Libs put heat on academic over latest rate claims

Libs put heat on academic over latest rate claims

The Canberra Liberals have stepped up their attack on a university economist who cast doubt on the party's ''triple your rates'' election slogan during October's territory election.

Opposition leader Zed Seselja and his deputy Brendan Smyth used parliamentary privilege in the Legislative Assembly on Wednesday to allege University of Canberra academic Ben Phillips had ''changed his tune'', on Labor's tax reform after the election was over.

A Canberra Liberals truck used during the October ACT election to spread one of their key campaign messages.

A Canberra Liberals truck used during the October ACT election to spread one of their key campaign messages.

Photo: Supplied

The Liberals moved a motion in Wednesday's sitting calling on the Labor-Greens government to outline what it would do to relieve the ''outrageous'' cost of living pressure on ''Canberra families'', with Mr Seselja making it clear that his party's rates campaign had not ended with its defeat at last month's election.

Mr Phillips, who said during the campaign that his work was being misrepresented by the Canberra Liberals in election material letterboxed to tens of thousands of homes, came in for attention from both Mr Smyth and Mr Seselja.

The Liberals seized on an ABC report broadcast on November 15 that said the economist, who assisted former Treasurer Ted Quinlan in his review of the tax system, had described the tax reforms as more efficient and less equitable than the present system.


''Now we've had a change of heart from Ben Phillips, it seems because before the election he was saying it was efficient and it was equitable,'' Mr Seselja told the Assembly chamber yesterday.

''After the election, it turns out that it is more efficient and less equitable, he's changed his tune either side of the election on what this does.

''We agree with the latest statement from Mr Phillips, we agree with the latest position from Mr Phillips in relation to this, we agree with the latest statement from Mr Phillips on this, that it is less equitable.''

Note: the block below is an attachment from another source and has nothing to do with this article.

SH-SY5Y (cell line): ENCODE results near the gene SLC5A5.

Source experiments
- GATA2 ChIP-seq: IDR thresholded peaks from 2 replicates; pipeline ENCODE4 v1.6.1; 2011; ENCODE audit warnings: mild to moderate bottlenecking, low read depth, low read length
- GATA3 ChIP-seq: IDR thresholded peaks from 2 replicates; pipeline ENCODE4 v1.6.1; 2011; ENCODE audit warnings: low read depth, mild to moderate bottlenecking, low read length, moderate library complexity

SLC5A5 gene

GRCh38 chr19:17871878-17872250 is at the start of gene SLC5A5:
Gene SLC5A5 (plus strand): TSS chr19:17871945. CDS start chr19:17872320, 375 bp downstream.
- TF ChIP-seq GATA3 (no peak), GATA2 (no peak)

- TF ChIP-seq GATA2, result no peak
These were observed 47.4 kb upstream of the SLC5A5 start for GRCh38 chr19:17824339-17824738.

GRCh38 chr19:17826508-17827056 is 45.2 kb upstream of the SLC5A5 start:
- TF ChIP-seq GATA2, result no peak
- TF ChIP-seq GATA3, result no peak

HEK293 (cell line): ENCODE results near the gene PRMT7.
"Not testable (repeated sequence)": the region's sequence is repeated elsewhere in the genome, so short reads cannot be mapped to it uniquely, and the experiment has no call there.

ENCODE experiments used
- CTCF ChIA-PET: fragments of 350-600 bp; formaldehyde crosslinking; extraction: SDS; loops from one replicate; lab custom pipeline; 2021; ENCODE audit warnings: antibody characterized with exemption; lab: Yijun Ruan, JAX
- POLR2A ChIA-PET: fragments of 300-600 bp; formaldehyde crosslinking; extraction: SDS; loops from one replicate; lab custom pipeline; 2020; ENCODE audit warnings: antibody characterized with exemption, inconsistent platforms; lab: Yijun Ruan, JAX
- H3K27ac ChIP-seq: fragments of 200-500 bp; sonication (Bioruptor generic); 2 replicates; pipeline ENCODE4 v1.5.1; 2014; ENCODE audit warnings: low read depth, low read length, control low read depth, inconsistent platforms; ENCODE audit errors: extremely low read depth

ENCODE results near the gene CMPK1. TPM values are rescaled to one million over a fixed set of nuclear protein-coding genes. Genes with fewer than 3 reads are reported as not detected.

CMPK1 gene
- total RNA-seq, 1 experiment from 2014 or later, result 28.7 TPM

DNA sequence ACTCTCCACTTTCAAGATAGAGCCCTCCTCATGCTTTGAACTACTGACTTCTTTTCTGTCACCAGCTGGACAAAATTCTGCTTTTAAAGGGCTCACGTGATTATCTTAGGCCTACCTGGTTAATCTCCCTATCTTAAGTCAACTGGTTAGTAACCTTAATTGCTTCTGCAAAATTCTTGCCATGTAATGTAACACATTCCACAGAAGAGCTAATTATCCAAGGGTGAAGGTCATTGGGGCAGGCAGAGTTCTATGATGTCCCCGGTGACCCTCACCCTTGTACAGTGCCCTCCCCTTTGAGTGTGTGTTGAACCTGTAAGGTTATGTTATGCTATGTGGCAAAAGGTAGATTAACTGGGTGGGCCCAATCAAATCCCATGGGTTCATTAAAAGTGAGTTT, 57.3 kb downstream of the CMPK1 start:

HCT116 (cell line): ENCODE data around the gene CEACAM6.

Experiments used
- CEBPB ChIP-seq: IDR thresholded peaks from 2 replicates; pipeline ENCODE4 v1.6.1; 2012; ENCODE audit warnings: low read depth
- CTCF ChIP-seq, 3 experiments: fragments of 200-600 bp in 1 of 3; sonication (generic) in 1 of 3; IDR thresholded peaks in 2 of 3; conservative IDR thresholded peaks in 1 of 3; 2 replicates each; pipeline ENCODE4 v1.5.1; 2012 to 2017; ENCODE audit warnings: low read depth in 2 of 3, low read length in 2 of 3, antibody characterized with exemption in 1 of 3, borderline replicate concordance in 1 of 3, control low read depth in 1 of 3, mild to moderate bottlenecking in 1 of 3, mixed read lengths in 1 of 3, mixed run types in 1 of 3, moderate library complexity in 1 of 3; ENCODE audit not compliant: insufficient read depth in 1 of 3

Mr Smyth echoed his leader's words with the deputy saying Mr Phillips had admitted the taxation changes were not fair.

''If you look at the summary of the reforms from one of the individuals who helped put the package together, he now confesses that there will be many losers and few winners in this government's reforms,'' the Liberals' Treasury spokesman said.

Mr Seselja's motion was heavily amended by Greens minister Shane Rattenbury to reflect the Labor-Greens agenda and another amendment by Mr Smyth, trying to force the government to produce 20 years of economic modelling for its tax changes, was rejected by the Assembly.

Treasurer Andrew Barr said he had already outlined the first five years of his tax reforms.

''I've already released information on the next five years and I'll update further information wit the budget in 2013,'' Mr Barr said.

Mr Phillips said that his comments had been taken out of context.

''The commentary in the ABC recently and alerted to by Mr Seselja relates to a general comment made about rates being less equitable than stamp duty,'' the economist said

''To an extent this has been taken out of context.''

Mr Phillips offered to meet with any local politician who was seeking a better understanding of his approach to tax reform.

''The pros and cons of the reform underway in the ACT are probably too nuanced for media soundbites to do the reforms justice,'' he said.

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